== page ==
Grand Old Party desperate for new ideas

To say the Republican Party lacks strong leadership is to say that Jeffrey Dahmer had an image problem. Rarely in the well-scripted world of American politics do we get a chance to see a “rising-star” for a major political party go in front of the nation and look like a kindergarten teacher with a lobotomy.

Louisiana Governor Bobby Jindal was not given the easiest job last Tuesday night. He was supposed to give a speech following President Obama’s de facto first State of the Union Address, keeping in mind that the president has an approval rating of over 60 percent. But Jindal’s Elmo-esque performance left quite a lot to be desired. He redefined what it means to suck at reading from a teleprompter, and all the while looked shortsighted and buffoonish.

Now, Jindal may be able to rebound from this debacle, similar to Bill Clinton after his 1988 Keynote Speech at the DNC Convention. But this guy needs to loosen up a little. According to 60 Minutes, Jindal does not drink, smoke or use curse words, which sounds noble in its intentions—but there is something to be said for a politician who will have a few, go on stage and call his opponent different anatomical parts.

Jindal was certainly not the only prominent member of the GOP to get caught up in the leadership catastrophe over the past couple weeks. Michael Steele, the new Chairman of the Republican National Committee, decided the first step in rebuilding the party was to get into an inches contest with Rush Limbaugh.

To quote the always-eloquent Keyshawn Johnson, “The one thing you never want to do is get into a pissing match with a skunk.” Chairman Steele might want to listen to such profound words of wisdom because he cannot beat Rush in theses sort of confrontations.

Limbaugh is a jackass, but he is good at being one. The feeble minded people who listen to him love him so much that Steele would only look like an idiot for trying to step into the ring with the hypocritical radio star who loves to scream the term “elitist liberal” into his literally gold microphone.

But Steele is right that Limbaugh is a problem for the Republican Party. He is a very divisive character whom the vast majority of Americans find objectionable. This is not a problem the new chairman can tackle head-on. He must change the culture of the party from one that treats the words of Limbaugh, Hannity, Beck and Boortz like they are the four gospels, to a party that develops a message that resonates with the people across America.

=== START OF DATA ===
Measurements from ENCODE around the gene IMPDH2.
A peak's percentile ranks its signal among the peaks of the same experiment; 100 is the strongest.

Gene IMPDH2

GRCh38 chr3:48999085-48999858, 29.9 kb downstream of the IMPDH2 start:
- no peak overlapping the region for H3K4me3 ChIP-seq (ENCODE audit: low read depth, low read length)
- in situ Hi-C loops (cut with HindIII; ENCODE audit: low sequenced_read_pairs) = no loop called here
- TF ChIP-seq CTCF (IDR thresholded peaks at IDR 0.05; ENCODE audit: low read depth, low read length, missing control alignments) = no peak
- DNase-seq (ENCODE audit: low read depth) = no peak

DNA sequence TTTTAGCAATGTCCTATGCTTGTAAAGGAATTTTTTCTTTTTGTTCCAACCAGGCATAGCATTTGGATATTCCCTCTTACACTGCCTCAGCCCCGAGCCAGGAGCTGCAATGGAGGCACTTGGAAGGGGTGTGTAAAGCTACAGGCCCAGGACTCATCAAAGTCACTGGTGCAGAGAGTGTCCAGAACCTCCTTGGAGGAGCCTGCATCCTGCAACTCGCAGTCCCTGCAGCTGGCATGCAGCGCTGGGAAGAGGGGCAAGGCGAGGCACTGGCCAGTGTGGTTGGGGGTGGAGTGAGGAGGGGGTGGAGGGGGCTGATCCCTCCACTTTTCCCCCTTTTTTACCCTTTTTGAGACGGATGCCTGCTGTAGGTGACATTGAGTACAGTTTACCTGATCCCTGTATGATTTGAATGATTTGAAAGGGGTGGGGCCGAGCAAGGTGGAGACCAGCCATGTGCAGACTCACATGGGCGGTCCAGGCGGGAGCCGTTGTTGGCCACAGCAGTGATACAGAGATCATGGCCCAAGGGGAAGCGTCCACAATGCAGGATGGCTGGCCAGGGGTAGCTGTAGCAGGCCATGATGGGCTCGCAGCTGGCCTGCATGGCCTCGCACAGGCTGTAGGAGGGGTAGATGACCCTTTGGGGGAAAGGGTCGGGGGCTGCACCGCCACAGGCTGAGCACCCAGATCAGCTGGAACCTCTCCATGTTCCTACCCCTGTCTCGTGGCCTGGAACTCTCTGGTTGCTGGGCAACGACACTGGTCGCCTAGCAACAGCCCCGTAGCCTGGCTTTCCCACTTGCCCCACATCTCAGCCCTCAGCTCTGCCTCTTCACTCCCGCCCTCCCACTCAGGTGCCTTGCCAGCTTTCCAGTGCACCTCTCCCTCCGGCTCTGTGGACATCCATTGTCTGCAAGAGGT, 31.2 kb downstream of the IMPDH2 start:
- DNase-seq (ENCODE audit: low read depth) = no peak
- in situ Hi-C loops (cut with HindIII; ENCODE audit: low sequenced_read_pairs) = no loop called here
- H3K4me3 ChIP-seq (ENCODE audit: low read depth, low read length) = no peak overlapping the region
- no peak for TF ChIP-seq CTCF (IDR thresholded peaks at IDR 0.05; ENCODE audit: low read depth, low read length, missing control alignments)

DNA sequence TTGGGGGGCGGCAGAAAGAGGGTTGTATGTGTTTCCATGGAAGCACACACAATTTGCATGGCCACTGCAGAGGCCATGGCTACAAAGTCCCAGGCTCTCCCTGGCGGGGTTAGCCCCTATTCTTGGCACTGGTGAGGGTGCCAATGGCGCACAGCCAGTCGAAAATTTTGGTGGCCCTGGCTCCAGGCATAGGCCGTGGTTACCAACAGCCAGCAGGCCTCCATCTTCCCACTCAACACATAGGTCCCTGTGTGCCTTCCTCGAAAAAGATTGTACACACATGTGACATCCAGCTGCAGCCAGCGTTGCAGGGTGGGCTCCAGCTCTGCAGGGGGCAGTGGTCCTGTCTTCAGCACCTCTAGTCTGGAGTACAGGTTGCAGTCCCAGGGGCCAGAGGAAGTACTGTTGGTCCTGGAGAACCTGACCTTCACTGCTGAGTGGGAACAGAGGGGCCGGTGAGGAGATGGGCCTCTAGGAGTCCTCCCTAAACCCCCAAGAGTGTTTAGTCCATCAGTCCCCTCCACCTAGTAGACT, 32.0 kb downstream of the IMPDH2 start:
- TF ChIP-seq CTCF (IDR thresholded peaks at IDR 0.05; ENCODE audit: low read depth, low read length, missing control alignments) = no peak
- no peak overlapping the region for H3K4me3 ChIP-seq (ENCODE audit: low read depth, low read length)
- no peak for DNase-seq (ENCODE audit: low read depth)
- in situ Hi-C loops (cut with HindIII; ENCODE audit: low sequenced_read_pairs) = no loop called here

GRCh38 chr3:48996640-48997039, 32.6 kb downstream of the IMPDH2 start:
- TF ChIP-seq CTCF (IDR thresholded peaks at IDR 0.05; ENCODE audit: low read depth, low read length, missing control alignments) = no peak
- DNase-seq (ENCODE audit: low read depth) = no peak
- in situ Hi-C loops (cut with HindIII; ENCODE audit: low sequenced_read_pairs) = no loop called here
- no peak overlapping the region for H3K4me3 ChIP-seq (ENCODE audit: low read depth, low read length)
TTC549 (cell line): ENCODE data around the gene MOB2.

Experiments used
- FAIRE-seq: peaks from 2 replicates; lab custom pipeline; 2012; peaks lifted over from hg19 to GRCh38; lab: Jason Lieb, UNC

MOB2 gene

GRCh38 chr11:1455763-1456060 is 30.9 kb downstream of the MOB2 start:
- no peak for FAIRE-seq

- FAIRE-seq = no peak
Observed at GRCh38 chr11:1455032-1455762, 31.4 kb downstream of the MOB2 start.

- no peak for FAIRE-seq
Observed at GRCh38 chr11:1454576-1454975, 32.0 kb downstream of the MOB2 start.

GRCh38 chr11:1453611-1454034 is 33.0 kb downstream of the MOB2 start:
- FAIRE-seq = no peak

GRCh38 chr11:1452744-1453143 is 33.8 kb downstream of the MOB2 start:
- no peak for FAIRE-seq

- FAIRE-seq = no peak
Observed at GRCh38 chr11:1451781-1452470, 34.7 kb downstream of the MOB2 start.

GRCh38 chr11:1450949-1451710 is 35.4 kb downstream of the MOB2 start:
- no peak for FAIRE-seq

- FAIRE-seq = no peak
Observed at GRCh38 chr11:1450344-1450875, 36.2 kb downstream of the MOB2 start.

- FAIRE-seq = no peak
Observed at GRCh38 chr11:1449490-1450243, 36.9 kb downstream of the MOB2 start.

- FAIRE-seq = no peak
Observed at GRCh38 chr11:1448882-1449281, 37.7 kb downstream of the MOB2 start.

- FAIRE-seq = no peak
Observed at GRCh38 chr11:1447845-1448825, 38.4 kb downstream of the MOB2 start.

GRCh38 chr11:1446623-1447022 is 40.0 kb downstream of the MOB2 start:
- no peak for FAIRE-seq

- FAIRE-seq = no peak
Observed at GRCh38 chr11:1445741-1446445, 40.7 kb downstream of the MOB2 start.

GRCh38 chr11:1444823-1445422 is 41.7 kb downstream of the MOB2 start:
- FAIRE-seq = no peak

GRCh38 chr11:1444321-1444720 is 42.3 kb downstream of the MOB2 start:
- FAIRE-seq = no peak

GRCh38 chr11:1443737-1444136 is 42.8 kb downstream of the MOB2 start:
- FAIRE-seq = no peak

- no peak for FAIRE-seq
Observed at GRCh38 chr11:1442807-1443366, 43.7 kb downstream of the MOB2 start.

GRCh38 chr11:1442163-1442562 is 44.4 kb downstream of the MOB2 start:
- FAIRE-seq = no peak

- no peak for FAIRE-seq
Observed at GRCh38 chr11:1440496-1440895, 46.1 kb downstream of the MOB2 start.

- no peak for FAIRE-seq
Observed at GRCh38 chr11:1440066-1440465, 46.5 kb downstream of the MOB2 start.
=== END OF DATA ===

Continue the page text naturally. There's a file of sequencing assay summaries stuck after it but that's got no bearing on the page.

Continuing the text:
Conservative values are still alive and well in the United States, and as long as Senator Charles Schumer wants to say that the American people really care about tiny, porky amendments, Republicans will still have a very receptive audience. But the new leaders of the party must find a way to make this message meaningful to a new generation and rebuild bridges with older generations.

I admire Steele’s idea of brining the Republican message to “urban-suburban hip-hop settings.” But I just do not think it will work. Republicans need not worry about being the cool party, or the party of celebrities, because in all honestly I doubt the majority of the electorate listens to Hollywood for political advice.

I do not believe the Republican Party should want the CMAs to become its yearly gathering event. There are too many braches in pop culture for Republicans, or Democrats for that matter, to appeal to. The GOP needs to get back to basics, crafting a well-honed message outlining basic conservative values.

The Party needs to say adieu to the gimmicks of nominating a female vice president simply because she is a woman, or putting out a young Governor from Louisiana to give the GOP response simply because he is young and of a darker complexion. While I agree that Republicans cannot survive by being the party of old, white men, they will also die if they do not put out a legitimate alternative.

When 16 years ago, Clinton tried to do many things Obama is now doing, he and the Democrats were handed one of the worst midterm losses ever. Why? Newt Gingrich and Dick Armey were able to unite Republicans with their Contract with America.

Could John Boehner and Eric Cantor unite the party from the House to have at least a respectable showing in the midterms? Maybe, but right now the only way for those to leave the world of political obscurity would be for them to streak across the Capitol Rotunda.